Once you’ve purchased either of the interfaces above, using your iPad instruments in Logic is a straightforward affair. Logic’s External Instrument does the job perfectly. It not only feeds the iPad’s audio through it, but also allows you to play the iPad instrument with your MIDI controller… just as you would any software instrument. Add a new software instrument, and choose a stereo instance of the “External Instrument” plug-in (In Logic 10.1 it’s now located under the Utility sub folder). When the plug-in opens, from its MIDI Destination drop-down menu, select the MIDI interface connected to the iPad. In the image below, I’ve selected my iConnectMIDI2+ USB 1 connection. If you’re using IK Multimedia’s iRig (or other MIDI only interfaces) then you’ll select the MIDI port of the keyboard controller (that you plugged the MIDI cables into from the iPad MIDI interface). From the External Instrument Input menu, select whatever channels the iPad is coming through on your Mac’s audio interface or aggregated device, or the MIDI2+ directly (if you have one). In the below image I’ve selected inputs 13 and 14 which I labeled myself “MIDI2+ Inputs” in Logic’s I/O Labels window. I first created the aggregate device in the Mac’s Audio MIDI Setup application, combining both my Apogee Quartet and the MIDI2+. I then selected the aggregated devices via Logic’s audio/devices preferences window like I would for any audio interface. You should now be able to trigger your iPad synthesizers and drum machines with your standard MIDI controller connected to your Mac! If you don’t hear anything, make sure the iPad synth/drum is MIDI enabled via its settings.
Now that everything is connected, and audio is coming into Logic from the External Instrument plug-in, you’ll want to record some MIDI. Nothing is any different here than it is with a standard Logic instrument or third-party Audio Unit synthesizer. Simply press the record button and play in your part. You can easily edit and quantize, in the same way you would any instrument. Change your mind about the preset sound or want to tweak the sound? It’s sitting right in front you on your iPad… go for it! Keep in mind that you can’t automate parameters like you can with Logic and third-party Audio Unit instruments. However, most iPad instruments allow you to assign parameters to regular MIDI controllers like the Pitch Bend and Mod Wheels on your keyboard. This data can be recorded along with your MIDI notes. For example, in the image below I used the mod wheel to open and close the filter cut-off on a sound in Sunrizer synth (you can see the peaks and valleys behind the notes).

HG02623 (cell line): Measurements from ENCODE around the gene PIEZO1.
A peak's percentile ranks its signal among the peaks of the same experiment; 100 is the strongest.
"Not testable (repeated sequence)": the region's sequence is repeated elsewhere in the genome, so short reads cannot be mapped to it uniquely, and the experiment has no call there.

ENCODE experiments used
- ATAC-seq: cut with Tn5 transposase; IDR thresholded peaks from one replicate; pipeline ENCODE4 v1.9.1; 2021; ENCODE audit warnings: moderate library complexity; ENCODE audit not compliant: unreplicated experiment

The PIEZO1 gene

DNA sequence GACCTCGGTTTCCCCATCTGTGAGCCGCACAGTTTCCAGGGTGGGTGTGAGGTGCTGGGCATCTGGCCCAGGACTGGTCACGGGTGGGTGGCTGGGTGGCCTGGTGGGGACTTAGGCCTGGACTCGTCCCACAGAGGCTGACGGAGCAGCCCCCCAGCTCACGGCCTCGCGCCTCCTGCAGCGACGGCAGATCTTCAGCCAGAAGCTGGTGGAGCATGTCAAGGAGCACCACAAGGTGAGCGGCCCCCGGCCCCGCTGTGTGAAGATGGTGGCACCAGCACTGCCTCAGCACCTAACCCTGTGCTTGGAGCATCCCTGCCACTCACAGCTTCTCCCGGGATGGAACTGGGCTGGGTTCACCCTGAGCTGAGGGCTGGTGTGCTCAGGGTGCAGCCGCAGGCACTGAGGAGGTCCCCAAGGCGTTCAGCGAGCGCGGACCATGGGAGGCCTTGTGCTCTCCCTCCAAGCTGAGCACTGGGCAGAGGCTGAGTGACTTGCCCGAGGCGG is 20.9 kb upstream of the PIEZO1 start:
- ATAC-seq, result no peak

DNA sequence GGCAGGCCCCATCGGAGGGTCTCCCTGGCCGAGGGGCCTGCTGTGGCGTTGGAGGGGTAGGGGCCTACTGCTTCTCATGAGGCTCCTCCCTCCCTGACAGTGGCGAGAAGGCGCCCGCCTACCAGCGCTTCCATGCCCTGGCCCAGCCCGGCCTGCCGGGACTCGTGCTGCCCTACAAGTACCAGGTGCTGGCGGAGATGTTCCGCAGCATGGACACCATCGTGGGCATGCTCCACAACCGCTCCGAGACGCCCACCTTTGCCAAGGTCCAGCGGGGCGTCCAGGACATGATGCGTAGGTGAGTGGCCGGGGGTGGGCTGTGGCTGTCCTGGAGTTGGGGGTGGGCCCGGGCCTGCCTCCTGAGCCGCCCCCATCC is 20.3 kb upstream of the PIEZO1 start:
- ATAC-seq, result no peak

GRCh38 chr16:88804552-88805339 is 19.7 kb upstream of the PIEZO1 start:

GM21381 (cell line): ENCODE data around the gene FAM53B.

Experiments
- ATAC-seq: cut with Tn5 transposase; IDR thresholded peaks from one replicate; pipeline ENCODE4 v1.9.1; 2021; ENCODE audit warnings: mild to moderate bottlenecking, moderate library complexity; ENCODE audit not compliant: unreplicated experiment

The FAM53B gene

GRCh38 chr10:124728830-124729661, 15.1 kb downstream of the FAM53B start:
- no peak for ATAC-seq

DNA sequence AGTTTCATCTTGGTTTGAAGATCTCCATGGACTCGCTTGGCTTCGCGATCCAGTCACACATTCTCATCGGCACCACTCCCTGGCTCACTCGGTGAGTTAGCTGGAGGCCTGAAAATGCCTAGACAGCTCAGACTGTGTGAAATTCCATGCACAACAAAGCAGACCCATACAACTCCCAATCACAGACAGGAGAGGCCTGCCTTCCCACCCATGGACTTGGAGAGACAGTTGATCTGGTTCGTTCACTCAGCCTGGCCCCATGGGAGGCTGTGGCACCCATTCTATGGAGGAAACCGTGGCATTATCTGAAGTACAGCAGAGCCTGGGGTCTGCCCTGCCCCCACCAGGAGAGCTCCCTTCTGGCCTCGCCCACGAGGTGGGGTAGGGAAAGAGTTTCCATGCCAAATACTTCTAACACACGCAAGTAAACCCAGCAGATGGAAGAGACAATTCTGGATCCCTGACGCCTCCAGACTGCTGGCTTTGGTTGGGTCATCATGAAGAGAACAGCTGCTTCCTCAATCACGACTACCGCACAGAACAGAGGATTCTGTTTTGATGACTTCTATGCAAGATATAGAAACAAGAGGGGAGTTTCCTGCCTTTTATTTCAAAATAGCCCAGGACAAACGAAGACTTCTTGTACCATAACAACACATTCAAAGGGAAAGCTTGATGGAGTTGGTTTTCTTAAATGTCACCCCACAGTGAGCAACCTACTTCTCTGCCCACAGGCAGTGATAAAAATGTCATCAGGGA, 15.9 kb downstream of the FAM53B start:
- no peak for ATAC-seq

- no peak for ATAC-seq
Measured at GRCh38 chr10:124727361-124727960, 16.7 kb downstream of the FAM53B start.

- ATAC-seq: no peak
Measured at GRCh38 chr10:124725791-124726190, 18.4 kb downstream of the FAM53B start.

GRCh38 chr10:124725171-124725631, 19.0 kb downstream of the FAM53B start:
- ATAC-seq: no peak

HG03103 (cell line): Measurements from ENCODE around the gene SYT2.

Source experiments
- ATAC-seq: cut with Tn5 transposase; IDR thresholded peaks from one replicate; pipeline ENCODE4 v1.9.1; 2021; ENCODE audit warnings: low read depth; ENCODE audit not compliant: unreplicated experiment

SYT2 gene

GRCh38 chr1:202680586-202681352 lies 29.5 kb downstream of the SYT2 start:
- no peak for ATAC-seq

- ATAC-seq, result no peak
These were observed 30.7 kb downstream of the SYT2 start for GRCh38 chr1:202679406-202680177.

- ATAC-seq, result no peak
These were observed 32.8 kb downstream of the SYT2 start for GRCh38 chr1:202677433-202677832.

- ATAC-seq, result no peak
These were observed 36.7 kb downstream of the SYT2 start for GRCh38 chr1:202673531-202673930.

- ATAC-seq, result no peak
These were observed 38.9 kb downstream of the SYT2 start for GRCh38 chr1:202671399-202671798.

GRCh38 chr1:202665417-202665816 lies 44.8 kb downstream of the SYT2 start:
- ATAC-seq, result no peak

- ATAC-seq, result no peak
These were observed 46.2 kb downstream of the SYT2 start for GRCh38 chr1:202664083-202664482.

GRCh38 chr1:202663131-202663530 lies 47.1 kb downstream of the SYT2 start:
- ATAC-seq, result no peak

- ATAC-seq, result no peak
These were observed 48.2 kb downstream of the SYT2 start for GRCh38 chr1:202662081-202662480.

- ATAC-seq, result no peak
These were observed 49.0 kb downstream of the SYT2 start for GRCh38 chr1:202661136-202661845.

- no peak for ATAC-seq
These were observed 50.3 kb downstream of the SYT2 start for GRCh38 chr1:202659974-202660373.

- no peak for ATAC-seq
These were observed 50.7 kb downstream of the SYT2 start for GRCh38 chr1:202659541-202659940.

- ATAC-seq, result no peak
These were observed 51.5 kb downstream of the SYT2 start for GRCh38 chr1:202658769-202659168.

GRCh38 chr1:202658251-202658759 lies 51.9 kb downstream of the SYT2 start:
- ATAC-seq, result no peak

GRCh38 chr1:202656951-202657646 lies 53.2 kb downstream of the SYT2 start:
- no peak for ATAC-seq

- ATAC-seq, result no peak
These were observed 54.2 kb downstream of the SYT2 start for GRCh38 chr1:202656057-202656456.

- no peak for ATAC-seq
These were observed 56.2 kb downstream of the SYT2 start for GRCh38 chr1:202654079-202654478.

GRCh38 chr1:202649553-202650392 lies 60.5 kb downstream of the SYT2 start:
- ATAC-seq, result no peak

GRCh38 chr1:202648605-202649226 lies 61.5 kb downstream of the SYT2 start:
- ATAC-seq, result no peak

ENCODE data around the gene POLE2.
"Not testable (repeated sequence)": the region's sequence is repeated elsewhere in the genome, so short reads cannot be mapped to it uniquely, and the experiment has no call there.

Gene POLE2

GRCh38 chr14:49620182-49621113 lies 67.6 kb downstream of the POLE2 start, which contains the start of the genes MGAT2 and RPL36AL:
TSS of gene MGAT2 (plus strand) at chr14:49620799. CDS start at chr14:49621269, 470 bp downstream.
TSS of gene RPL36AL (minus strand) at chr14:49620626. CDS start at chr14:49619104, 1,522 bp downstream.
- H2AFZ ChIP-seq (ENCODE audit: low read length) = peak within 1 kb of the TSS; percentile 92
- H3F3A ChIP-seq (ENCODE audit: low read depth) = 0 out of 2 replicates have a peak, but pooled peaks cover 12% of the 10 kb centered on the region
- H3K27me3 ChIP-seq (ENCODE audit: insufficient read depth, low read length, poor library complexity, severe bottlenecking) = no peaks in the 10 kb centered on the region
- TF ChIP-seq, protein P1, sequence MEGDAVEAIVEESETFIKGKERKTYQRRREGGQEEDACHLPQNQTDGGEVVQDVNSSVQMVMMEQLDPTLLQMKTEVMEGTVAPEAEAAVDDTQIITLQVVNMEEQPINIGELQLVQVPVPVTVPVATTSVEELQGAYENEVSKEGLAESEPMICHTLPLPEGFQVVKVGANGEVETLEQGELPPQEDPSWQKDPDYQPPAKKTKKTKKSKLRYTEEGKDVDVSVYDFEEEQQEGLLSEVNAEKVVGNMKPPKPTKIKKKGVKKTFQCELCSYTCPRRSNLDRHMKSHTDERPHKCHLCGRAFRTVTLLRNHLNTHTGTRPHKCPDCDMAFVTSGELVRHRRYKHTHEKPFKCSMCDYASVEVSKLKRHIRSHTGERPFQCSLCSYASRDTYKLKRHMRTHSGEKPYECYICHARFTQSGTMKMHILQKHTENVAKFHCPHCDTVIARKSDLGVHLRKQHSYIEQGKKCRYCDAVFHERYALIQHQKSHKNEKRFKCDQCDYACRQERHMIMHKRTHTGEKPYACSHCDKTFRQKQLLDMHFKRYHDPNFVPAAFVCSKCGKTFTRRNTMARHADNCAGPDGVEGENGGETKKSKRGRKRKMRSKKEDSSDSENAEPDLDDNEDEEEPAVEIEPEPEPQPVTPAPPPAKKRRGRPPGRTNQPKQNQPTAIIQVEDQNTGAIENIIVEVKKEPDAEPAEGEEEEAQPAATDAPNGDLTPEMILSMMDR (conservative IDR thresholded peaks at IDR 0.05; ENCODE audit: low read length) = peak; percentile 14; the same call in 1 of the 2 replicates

Once you’ve perfected the part you’ll want to record it as audio. Create a new stereo audio track and set its inputs to the same channels the iPad is coming in on your interface. Go to the start of the iPad/External Instrument part, make sure the new audio track is record ready and then press the record button. Logic will play back the iPad synth through the External Instrument track and feed its audio through to the new audio track.
If you’re getting a bit of latency, use Logic’s Low Latency mode. If after recording the iPad synth you feel it’s a bit late and slightly out of time, use Logic’s Delay parameter (in Region Parameters) to pull the recording slightly back in time.
Thanks for reading and don’t hesitate to ask questions here if you have them!